While using ridesharing apps such as Uber and Lyft, passengers, particularly those of marginalized identities, have reported feeling unsafe or uncomfortable being alone in a car. From user interviews, every woman has mentioned personal safety as one of their top concerns within a rideshare. About 23% of American women have reported a driver for inappropriate behavior. Many apps have attempted to mitigate this issue by creating rideshare services that may hire only female drivers. However, these apps have quickly gotten shut down due to discrimination laws. Additionally, around 40% of Uber and Lyft drivers are white males, possibly due to the fact that many minorities may feel uncomfortable in certain situations as a driver. We aimed to create a rideshare app which would provide the same sense of safeness and comfort that the aforementioned apps aimed to provide while making sure that all backgrounds are represented and accounted for.

What it does

Our app, Driversity (stylized DRiveristy), works similarly to other ridesharing apps, with features put in place to assure that both riders and drivers feel safe. The most important feature we'd like to highlight is a feature that allows the user to be alerted if a driver goes off the correct path to the destination designated by the rider. The app will then ask the user if they would like to call 911 to notify them of the driver's actions. Additionally, many of the user interviews we conducted stated that many women prefer to walk around, especially at night, while waiting for a rideshare driver to pick them up for safety concerns. The app provides an option for users to select in order to allow them to walk around while waiting for their rideshare, also notifying the driver of their dynamic location. After selecting a destination, the user will be able to select a driver from a selection of three drivers on the app. On this selection screen, the app details both identity and personality traits of the drivers, so that riders can select drivers they feel comfortable riding with. Users also have the option to provide feedback on their trip afterward, as well as rating the driver on various aspects such as cleanliness, safe driving, and comfort level. The app will also use these ratings to suggest drivers to users that users similar to them rated highly.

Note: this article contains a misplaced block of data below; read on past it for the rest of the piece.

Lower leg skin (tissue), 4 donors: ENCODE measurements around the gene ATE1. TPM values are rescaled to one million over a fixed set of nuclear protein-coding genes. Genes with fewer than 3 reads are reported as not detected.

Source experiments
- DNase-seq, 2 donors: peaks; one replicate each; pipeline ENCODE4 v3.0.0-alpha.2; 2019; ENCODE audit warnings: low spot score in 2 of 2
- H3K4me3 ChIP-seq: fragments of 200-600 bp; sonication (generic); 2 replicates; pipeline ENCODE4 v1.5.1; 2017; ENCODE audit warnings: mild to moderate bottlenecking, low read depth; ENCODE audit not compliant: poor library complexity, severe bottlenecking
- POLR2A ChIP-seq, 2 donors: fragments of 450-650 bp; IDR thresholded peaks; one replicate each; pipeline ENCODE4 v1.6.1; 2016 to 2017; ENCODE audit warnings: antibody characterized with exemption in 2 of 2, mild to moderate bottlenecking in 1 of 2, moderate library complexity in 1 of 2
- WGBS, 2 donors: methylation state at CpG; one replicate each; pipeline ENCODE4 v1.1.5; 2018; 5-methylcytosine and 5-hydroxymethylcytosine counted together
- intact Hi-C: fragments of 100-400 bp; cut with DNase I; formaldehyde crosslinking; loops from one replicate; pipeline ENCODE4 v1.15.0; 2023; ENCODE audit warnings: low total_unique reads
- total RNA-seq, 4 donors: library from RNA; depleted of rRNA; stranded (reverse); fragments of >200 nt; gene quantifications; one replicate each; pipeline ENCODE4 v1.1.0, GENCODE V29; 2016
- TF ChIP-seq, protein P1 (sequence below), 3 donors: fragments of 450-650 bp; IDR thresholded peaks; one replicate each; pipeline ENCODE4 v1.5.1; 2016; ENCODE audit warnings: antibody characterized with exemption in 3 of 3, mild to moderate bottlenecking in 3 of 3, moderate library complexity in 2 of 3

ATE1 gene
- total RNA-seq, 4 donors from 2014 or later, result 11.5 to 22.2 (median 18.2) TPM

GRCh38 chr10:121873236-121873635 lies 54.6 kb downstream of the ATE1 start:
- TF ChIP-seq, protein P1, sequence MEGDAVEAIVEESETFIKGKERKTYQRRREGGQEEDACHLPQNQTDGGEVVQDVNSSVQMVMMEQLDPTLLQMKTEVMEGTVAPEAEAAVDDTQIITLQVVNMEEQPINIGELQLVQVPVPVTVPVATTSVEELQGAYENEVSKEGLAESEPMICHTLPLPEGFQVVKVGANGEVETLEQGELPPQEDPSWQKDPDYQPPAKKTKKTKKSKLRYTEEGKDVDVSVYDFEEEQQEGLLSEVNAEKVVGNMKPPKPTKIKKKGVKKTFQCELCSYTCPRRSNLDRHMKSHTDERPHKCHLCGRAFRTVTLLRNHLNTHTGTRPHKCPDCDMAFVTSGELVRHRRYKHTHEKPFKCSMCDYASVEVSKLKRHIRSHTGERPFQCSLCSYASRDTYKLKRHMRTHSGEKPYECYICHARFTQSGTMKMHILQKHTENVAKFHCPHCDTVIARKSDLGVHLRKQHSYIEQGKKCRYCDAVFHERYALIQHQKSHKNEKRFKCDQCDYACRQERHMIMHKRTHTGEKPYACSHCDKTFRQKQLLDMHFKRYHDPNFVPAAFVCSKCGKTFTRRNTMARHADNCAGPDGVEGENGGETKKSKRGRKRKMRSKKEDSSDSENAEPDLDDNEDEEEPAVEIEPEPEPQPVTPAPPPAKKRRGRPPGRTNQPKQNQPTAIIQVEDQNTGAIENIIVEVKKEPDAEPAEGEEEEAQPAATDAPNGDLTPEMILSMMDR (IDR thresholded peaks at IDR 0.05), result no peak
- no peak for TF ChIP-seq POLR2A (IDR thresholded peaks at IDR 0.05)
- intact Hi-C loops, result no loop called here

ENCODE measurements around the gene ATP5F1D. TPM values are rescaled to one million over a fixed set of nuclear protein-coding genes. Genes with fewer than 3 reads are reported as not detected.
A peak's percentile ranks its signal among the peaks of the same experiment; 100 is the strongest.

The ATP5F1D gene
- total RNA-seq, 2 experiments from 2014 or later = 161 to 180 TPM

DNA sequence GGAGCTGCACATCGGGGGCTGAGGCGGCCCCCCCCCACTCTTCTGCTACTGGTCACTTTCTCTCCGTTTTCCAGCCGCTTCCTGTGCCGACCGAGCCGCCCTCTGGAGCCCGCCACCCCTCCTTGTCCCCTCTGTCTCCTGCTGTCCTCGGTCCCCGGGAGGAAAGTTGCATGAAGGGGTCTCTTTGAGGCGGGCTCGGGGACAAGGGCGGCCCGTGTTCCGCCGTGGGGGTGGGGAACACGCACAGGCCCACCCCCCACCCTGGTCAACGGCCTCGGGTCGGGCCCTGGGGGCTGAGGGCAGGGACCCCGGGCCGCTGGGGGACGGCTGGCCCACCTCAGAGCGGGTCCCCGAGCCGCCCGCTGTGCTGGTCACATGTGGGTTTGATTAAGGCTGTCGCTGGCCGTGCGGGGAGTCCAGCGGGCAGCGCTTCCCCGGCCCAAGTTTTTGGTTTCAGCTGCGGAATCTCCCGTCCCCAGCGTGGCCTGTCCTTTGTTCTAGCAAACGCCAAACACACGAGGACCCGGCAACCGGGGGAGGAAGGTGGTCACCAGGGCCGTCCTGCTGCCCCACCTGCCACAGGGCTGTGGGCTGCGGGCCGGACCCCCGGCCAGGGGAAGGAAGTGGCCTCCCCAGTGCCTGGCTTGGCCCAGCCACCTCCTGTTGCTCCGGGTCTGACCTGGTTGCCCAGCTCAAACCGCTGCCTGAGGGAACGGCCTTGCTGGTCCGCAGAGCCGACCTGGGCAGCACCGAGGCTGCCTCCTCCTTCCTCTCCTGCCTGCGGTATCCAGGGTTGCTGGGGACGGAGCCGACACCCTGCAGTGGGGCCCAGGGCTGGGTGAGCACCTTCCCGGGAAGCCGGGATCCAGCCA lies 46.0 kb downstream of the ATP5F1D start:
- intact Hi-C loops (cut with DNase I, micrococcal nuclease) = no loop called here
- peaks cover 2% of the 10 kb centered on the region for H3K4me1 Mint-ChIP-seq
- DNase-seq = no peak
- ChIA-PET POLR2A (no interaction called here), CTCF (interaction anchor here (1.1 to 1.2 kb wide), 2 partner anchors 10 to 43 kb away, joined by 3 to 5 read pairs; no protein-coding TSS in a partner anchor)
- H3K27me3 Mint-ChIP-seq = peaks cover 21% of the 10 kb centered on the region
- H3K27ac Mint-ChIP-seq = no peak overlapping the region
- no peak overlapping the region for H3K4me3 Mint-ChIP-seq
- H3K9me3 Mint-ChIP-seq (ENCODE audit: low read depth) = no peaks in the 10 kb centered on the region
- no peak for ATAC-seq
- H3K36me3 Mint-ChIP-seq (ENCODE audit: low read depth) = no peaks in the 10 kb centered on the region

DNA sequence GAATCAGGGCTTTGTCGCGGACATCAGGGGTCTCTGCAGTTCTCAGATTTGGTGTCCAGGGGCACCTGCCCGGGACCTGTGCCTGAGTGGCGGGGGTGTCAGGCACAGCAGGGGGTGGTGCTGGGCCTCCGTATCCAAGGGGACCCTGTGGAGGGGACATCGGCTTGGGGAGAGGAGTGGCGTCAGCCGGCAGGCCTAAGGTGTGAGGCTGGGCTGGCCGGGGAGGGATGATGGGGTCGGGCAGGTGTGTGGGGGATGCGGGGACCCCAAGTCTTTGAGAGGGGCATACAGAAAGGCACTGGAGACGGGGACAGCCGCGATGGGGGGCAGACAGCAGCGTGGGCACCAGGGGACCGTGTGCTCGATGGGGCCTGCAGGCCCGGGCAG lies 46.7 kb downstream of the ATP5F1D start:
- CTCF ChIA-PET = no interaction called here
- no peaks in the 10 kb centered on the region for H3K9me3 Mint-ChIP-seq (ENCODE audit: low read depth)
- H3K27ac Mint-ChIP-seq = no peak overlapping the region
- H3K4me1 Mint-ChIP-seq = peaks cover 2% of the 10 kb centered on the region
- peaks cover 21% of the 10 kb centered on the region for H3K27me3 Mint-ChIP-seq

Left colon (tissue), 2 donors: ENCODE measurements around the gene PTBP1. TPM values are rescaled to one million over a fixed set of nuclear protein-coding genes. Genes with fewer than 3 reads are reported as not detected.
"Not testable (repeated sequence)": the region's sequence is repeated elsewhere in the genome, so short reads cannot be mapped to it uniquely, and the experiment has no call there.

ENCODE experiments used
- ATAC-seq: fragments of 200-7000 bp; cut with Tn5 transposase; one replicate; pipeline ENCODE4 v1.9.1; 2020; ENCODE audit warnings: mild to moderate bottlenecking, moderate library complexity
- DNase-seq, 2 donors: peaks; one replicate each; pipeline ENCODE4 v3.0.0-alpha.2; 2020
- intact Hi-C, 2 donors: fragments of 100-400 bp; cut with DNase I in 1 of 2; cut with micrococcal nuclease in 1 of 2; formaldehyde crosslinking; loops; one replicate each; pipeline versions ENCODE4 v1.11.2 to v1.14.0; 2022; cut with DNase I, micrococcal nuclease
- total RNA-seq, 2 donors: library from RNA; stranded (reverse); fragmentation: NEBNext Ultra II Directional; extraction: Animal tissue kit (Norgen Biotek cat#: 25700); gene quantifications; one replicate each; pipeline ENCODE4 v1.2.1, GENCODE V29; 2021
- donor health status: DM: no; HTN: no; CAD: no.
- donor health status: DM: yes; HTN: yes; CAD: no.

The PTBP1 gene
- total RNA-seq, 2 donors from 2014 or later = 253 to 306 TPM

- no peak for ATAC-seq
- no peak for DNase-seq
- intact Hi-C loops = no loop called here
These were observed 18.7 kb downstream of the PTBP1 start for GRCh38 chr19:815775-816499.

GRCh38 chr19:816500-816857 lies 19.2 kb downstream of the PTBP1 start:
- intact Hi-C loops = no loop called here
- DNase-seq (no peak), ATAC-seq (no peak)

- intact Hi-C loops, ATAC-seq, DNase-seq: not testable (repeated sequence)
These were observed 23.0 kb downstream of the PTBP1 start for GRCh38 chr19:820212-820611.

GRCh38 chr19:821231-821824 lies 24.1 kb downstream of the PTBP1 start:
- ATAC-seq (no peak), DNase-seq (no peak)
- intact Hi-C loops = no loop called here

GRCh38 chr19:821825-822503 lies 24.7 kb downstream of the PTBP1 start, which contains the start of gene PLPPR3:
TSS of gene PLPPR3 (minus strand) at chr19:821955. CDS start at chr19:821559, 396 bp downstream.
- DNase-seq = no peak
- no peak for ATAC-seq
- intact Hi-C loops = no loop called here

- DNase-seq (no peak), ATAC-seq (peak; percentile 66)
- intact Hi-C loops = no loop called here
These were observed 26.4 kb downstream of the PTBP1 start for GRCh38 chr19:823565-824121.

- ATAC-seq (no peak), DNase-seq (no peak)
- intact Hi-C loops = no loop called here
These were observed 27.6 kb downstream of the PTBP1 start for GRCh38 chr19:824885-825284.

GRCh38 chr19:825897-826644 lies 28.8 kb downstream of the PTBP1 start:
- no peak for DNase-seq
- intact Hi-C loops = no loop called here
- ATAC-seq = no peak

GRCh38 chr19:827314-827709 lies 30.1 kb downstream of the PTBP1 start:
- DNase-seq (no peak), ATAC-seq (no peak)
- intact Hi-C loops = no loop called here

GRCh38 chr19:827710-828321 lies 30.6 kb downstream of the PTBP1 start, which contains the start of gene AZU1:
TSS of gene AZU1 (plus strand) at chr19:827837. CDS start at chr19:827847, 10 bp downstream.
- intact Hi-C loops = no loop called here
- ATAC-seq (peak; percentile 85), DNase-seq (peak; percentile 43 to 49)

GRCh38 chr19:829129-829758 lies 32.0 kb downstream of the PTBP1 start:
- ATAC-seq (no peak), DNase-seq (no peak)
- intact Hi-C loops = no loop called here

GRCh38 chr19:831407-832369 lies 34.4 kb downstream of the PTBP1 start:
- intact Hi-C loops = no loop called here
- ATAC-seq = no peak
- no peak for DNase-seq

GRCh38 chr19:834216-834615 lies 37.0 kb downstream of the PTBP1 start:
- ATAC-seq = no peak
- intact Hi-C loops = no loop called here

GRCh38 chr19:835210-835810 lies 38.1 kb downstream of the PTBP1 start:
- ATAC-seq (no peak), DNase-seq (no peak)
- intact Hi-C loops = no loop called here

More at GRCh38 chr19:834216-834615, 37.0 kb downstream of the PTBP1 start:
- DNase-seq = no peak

How we built it

We built it using Android Studio in Java for full-stack development. We used the Google JavaScript Map API to display the map for the user when selecting destinations and tracking their own location on the map. We used Firebase to store information and for authentication of the user. We used DocuSign in order for drivers to sign preliminary papers. We used OpenXC to calculate if a driver was traveling safely and at the speed limit. In order to give drivers benefits, we are giving them the choice to take 5% of their income and invest it, and it will grow naturally as the market rises.

Challenges we ran into

We weren't very familiar with Android Studio, so we first attempted to use React Native for our application, but we struggled a lot implementing many of the APIs we were using with React Native, so we decided to use Android Studio as we originally intended.

What's next for Driversity

We would like to develop more features on the driver's side that would help the drivers feel more comfortable as well. We also would like to include the usage of the Amadeus travel APIs.

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